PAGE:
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Cambridge Analytica whistleblower: Accessed Facebook profiles could exceed 87M

WASHINGTON — The former Cambridge Analytica staffer who blew..

WASHINGTON — The former Cambridge Analytica staffer who blew the whistle on the companys misuse of users Facebook data said its possible that many more than the reported 87 million profiles were accessed.

“I think that it could be higher. Absolutely,” said Cambridge Analytica co-founder Christopher Wylie when asked if the number could be greater than 87 million.

“In terms of how many people had access to the Facebook data or derivatives of that data, I couldnt tell you because it was a lot of people,” Wylie told NBC News “Meet the Press” moderator Chuck Todd in an interview that will air Sunday.

Facebook reported earlier this week that Cambridge Analytica obtained access to 37 million more user profiles than the 50 million originally reported. CEO Mark Zuckerberg will be testifying before Congress next week.

Wylie was one of the main sources in the bombshell New York Times and Observer of London investigation that found that Cambridge Analytica had obtained information on tens of millions of Facebook users through an academic researcher, a method that violated Facebooks term of service. But the data firm — which boasted of its ability to extrapolate personality types from user data and target Facebook feeds with specifically tailored ads — never deleted the data once Facebook discovered the violation in 2015.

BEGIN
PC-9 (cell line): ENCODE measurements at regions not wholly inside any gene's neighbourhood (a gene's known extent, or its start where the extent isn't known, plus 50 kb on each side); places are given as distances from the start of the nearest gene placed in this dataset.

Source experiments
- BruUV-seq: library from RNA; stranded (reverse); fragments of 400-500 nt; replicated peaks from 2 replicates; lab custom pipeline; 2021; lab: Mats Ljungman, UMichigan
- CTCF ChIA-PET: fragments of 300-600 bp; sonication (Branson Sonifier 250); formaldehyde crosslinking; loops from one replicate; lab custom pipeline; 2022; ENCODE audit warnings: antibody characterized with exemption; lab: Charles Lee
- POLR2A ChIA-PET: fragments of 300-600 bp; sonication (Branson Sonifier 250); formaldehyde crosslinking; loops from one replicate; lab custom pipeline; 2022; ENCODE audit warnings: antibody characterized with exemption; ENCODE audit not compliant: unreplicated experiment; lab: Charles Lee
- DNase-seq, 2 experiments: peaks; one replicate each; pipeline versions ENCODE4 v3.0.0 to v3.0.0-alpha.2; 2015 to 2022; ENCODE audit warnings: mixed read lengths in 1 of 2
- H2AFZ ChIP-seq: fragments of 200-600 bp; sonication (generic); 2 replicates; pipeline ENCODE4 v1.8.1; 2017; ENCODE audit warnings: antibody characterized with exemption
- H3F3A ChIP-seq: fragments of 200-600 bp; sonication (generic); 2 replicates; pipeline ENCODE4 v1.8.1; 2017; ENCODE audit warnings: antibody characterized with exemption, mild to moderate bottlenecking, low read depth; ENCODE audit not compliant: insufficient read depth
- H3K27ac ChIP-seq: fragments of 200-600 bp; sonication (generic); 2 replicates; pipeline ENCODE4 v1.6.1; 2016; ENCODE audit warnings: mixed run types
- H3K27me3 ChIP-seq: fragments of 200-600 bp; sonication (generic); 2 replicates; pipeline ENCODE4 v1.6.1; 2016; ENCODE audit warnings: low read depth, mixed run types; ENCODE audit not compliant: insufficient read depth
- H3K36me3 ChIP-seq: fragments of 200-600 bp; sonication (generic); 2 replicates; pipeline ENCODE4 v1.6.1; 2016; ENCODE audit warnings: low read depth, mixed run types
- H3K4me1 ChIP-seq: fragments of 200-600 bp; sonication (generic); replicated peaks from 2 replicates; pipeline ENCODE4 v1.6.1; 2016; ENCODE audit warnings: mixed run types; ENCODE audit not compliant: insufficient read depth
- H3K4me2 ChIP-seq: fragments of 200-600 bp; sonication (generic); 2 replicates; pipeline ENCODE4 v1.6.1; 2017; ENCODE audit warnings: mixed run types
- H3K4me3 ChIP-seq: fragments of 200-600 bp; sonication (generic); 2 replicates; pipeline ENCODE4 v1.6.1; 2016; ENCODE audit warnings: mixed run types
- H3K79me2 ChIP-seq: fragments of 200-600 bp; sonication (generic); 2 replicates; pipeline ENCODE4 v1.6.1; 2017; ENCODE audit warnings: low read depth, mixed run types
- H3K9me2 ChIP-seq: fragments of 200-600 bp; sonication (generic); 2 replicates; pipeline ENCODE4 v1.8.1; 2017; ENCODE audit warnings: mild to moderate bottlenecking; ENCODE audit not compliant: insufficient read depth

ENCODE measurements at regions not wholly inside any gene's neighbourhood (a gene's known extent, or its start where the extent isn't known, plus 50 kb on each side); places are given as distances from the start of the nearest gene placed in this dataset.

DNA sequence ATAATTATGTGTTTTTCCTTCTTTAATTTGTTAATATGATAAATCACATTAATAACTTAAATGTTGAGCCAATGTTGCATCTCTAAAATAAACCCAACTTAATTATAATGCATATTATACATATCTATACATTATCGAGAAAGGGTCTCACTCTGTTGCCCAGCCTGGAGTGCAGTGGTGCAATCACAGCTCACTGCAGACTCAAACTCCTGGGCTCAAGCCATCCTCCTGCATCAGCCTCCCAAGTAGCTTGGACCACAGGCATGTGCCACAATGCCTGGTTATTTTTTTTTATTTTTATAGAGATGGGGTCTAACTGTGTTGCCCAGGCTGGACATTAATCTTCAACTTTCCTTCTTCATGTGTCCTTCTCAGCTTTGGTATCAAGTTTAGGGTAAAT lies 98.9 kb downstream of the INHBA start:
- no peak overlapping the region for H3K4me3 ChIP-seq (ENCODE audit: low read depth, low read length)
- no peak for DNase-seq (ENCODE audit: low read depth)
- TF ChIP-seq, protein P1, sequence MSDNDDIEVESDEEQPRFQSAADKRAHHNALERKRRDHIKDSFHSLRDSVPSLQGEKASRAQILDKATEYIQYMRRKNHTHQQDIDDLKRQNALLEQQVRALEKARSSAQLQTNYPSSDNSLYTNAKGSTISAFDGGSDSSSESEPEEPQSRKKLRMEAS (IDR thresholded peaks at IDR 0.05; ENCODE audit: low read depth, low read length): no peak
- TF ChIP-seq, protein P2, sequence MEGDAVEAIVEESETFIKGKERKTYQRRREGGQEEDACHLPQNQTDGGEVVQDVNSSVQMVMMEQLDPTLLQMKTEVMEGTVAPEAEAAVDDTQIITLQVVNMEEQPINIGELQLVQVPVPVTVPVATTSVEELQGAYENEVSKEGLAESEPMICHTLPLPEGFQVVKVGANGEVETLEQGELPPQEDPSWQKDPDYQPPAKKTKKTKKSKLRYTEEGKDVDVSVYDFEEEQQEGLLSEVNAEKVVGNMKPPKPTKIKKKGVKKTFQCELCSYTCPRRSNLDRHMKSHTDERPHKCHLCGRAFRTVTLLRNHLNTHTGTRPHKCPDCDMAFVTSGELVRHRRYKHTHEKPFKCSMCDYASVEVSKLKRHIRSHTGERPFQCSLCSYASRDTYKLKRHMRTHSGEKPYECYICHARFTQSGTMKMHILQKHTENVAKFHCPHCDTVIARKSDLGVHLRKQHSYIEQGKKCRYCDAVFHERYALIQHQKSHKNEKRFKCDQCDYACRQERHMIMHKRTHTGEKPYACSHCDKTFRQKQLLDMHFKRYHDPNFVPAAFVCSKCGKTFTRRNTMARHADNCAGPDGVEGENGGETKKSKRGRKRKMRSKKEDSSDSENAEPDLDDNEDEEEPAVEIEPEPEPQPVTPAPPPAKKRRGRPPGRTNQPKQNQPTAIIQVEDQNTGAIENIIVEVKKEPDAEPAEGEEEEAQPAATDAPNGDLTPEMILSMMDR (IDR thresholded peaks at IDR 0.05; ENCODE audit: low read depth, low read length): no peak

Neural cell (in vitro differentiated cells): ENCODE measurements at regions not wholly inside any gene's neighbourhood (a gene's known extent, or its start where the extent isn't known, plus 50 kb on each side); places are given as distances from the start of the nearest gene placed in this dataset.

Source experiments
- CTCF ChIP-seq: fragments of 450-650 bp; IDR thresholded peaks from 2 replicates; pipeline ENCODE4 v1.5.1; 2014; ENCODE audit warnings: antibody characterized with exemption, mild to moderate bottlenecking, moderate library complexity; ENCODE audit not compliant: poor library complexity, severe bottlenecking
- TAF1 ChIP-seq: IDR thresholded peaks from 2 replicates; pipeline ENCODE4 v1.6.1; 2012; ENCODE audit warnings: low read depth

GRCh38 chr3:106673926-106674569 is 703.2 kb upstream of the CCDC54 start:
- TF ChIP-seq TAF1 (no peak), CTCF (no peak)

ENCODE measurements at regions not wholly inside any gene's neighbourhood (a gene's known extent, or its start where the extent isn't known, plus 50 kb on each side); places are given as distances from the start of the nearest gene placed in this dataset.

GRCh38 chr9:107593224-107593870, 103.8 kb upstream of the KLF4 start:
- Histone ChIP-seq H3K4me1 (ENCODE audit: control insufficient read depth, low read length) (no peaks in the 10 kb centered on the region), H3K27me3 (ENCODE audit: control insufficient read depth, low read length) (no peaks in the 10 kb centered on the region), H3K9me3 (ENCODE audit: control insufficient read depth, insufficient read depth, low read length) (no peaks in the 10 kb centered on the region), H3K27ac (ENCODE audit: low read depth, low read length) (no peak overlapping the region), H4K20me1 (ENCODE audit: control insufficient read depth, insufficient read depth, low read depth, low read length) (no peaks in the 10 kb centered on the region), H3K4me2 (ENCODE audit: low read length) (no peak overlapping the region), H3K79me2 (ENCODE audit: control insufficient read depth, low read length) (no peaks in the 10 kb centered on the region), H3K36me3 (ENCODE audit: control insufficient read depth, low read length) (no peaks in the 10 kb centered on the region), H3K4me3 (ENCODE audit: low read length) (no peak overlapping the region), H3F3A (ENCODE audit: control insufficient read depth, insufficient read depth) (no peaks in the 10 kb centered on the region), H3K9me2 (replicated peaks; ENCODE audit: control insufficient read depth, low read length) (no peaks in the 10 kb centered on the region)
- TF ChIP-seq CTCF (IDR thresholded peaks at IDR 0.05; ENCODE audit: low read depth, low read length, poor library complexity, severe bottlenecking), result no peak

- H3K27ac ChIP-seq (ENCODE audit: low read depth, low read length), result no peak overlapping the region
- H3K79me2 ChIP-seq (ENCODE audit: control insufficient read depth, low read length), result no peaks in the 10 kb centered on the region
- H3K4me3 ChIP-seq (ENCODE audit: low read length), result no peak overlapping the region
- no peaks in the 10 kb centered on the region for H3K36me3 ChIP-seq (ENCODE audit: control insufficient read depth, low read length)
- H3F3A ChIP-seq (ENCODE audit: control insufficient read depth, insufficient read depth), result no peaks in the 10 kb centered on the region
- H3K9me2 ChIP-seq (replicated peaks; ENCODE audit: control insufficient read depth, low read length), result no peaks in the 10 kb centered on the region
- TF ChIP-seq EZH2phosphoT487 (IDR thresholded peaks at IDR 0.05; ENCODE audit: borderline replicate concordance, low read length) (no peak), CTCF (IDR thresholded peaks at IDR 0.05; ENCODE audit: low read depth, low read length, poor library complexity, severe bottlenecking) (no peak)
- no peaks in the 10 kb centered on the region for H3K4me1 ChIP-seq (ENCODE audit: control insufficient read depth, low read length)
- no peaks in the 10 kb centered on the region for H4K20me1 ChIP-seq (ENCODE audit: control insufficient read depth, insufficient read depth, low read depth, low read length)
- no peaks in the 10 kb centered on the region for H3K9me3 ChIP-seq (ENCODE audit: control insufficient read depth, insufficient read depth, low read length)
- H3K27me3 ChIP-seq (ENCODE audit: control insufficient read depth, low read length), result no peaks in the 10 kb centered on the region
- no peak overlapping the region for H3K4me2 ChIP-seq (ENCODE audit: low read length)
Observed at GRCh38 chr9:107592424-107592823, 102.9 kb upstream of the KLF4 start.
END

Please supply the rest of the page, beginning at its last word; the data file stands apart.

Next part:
In his “Meet the Press” interview, Wylie says the data “could be stored in various parts of the world, including Russia.” He added that “its not water-tight to say that we can ensure that all the data is gone forever.”

Cambridge Analytica did work for President Donald Trumps campaign, but the White House has downplayed those efforts. The company also claims that none of the data was used during its work on the 2016 election.

But some of the biggest fallout from the scandal has hit Facebook, where the social network has been lambasted by lawmakers on both sides of the Atlantic and seen its stock prices dive over concerns that tighter regulation could be in store.

“That was a huge mistake, and it was my mistake,” Zuckerberg said on a call with reporters April 4, part of his media blitz in the aftermath of the news.

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